Purification of flagellin (purified flagellin)
The washed and concentrated culture supernatant from S. typhimurium 1103 containing flagellin was boiled for 20 minutes and precipitants removed by centrifugation at 15,000 × g. The supernatant containing flagellin was diluted 1:2 with 50 mM MES, pH 6.0, 50 mM NaCl and mixed with 2 ml Poros SP cation exchange matrix (PerSeptive Biosystems) per 1 liter of original culture. The Poros SP matrix was prepared as a 50% slurry and equilibrated with 50 mM MES, pH 6.0. The flagellin preparation and matrix were mixed on a roller at 12 to 14 RPM for 2 hours. The matrix along with bound contaminants was removed by filtration through a 0.85 micron filter and discarded, flagellin failed to bind to the cation exchange matrix at pH 6.0 and eluted in the flowthrough and was collected.
The pH of the flowthrough was adjusted by five-fold dilution of the sample with 50 mM Hepes, pH 7.8, 50 mM NaCl, and loaded onto a Poros HQ anion exchange column (2 ml column, PerSeptive Biosystems) equilibrated with 50 mM Hepes, pH 7.4, 50 mM NaCl. The column was washed with 2 volumes 50 mM Hepes, pH, 7.4, 50 mM NaCl, and eluted with a 10 column volume linear gradient of 50–500 mM NaCl in 50 mM Hepes, pH 7.4. Flagellin eluted from the column between 200–275 mM NaCl. Fractions containing flagellin were pooled and concentrated. The preparation was determined to be pure by electrophoresis of 5 μg protein by SDS-PAGE and stained with Bio-Safe Coomassie (Bio-Rad). Samples were stored at -80°C in 50 mM Hepes, pH 7.4, approx 225 mM NaCl, 10% glycerol and protease cocktail. A 4 liter preparation of culture supernatant yielded 2 mg purified flagellin.
In-gel tryptic digestion and protein identification by LC-MS
Gels were fixed and stained (Bio-Safe Blue, BioRad). All of the following procedures were performed by the CCF Mass spectroscopy core facility. Excised gel bands were reduced (100 mM DTT), and alkylated (100 mM iodoacetamide). Proteins in the gel bands were digested with modified trypsin (Promega, 20 μg/mL) with an overnight incubation at 37°C. Tryptic peptides were extracted from the gel with 50% acetonitrile, 0.1% acetic acid, concentrated in a SpeedVac (Thermo Savant) to remove acetonitrile, and reconstituted to 20 uL with 0.1% acetic acid. Extracted peptides were subjected to reversed phase (50 uM ID packed with Phenomenex Jupiter C18, 6 cm capillary column) liquid chromatography (2%–70% solvent B; Solvent A, 50 mM acetic acid, aqueous, Solvent B acetonitrile), coupled to a Finnigan LCQ DECA ion trap mass spectrometer for peptide sequencing, as described .
Preparation of GST-IκBa1-54 and GST-cJUN1-79 kinase substrates
IκBα amino acids 1 to 54 fused to GST or cJUN amino acids 1–79 fused to GST were prepared as previously described [37–39] and stored in kinase buffer (20 mM Hepes, pH 7.6, 10 MM MgCl2, 10 mM NaCl, 2 mM beta-glycerophosphate, 10 mM PNPP).
Preparation of cells for microscopy
HT29 cells for microscopic examination were grown in 6 well plates on sterile cover slips to a density of 50–75%. Cells were stimulated as described above. After stimulation, cover slips with HT29 cells were washed 2 times with ice cold PBS and fixed with 4% w/v formalin at room temperature for 20 minutes. Cells were washed 4 times with PBS prior to mounting for visualization of Salmonella invasion. Cover slips were mounted with Vectashield mounting medium with DAPI (Vector Laboratories, Burlingame, CA), and cover slips sealed to slides.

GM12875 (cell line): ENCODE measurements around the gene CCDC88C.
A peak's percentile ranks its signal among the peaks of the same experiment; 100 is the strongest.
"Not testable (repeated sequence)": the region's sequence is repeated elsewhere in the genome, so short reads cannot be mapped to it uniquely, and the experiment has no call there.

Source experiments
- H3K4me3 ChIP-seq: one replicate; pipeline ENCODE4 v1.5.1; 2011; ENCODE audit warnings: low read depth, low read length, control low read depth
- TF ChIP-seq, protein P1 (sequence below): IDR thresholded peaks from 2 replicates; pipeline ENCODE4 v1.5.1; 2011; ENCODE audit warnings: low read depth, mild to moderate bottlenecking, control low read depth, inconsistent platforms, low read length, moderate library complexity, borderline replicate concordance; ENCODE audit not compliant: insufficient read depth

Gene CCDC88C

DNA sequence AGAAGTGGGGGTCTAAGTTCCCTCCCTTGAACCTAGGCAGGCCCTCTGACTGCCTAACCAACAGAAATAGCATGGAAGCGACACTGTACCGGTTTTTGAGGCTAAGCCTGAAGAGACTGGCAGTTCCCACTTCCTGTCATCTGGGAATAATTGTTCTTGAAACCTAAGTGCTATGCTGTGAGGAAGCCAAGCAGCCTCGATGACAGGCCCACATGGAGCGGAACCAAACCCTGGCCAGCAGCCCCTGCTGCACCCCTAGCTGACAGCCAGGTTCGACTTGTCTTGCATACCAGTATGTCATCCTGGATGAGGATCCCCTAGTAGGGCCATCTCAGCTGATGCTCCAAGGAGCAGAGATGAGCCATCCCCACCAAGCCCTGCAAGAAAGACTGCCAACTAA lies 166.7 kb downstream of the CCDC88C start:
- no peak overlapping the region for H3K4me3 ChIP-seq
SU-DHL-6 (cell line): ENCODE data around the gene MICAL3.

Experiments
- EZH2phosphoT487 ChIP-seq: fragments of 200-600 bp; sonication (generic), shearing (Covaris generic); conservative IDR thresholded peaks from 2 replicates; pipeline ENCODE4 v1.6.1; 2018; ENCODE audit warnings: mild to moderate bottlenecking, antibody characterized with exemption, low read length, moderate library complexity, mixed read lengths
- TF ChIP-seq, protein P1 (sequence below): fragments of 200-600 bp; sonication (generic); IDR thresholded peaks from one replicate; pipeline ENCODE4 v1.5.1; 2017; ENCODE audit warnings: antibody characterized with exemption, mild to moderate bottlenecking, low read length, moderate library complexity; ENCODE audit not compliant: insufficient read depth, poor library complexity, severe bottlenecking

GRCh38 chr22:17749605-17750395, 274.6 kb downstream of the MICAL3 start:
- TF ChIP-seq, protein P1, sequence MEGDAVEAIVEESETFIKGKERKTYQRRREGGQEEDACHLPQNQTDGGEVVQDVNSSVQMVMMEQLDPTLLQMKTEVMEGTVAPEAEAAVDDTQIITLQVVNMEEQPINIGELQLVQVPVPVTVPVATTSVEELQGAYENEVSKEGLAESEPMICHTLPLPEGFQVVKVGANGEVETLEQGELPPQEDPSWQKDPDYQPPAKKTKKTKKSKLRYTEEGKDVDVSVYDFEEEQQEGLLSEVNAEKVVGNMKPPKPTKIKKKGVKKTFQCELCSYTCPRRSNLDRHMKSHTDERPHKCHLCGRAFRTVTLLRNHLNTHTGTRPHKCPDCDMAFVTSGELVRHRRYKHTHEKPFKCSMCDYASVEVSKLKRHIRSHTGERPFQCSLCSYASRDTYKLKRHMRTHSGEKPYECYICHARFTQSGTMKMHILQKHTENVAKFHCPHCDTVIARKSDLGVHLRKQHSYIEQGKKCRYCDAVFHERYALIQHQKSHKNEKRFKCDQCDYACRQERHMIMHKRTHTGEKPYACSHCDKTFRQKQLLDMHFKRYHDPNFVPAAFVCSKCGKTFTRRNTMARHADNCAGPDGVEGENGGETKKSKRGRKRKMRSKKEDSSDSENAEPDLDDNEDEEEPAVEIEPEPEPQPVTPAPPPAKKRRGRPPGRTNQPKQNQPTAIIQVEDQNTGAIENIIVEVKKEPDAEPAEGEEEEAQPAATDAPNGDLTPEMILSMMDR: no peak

Cells for antibody staining were treated with absolute methanol for 20 minutes following formalin fixation, then washed 3 times with PBS supplemented with 0.1% BSA (PBSB) and used directly or stored in the cold after azide was added to 0.02%. For p65(RelA) localization, cells on coverslips were blocked for 1 h at 37°C with PBS supplemented with 1% BSA. The PBSB was removed, washed once with PBSB and coverslips were placed cell-side down onto 150 μl of p65 antibody (Zymed, South San Francisco, CA) diluted 1:1500 in PBSB on a square of parafilm and placed in a humidified chamber at 37°C for 1.5 h. Coverslips were removed and placed cell-side up in 6-well dishes and washed 3 × 5 min with PBSB. Coverslips were then removed and placed cell-side down onto 150 μl of FITC-labeled donkey anti-rabbit secondary antibody (Jackson Immunoresearch Laboratories, West Grove, PA) (1:300 in PBSB) on a square of parafilm and placed in a humidified chamber at 37°C for 1.5 h. Coverslips were removed and placed cell-side up in 6-well dishes and washed 5 × 5 min with PBSB, removed and placed cell-side down onto slides mounted with Vectashield (Vector Laboratories, Burlingame, CA) with DAPI and then sealed. NF-κB localization was determined by indirect immunofluorescence. Samples were observed on a Leica DMR upright microscope (Leica Microsystems Inc., Heidelberg, Germany) at 400× with oil immersion and equipped with FITC and UV filters. Images were collected with a MicroMax RS camera (Princeton Instruments Inc., Princeton, NJ), and Image Pro plus, version 4.5, software (Media Cybermetics Inc., Carlsbad, CA). Color enhancements were performed with Image Pro plus software. Visible light plus color overlays for Fig. 1 and Fig. 5B were performed with MetaMorph Software (Universal Imaging Corp., Downington, PA).
Bacterial infection and cell stimulation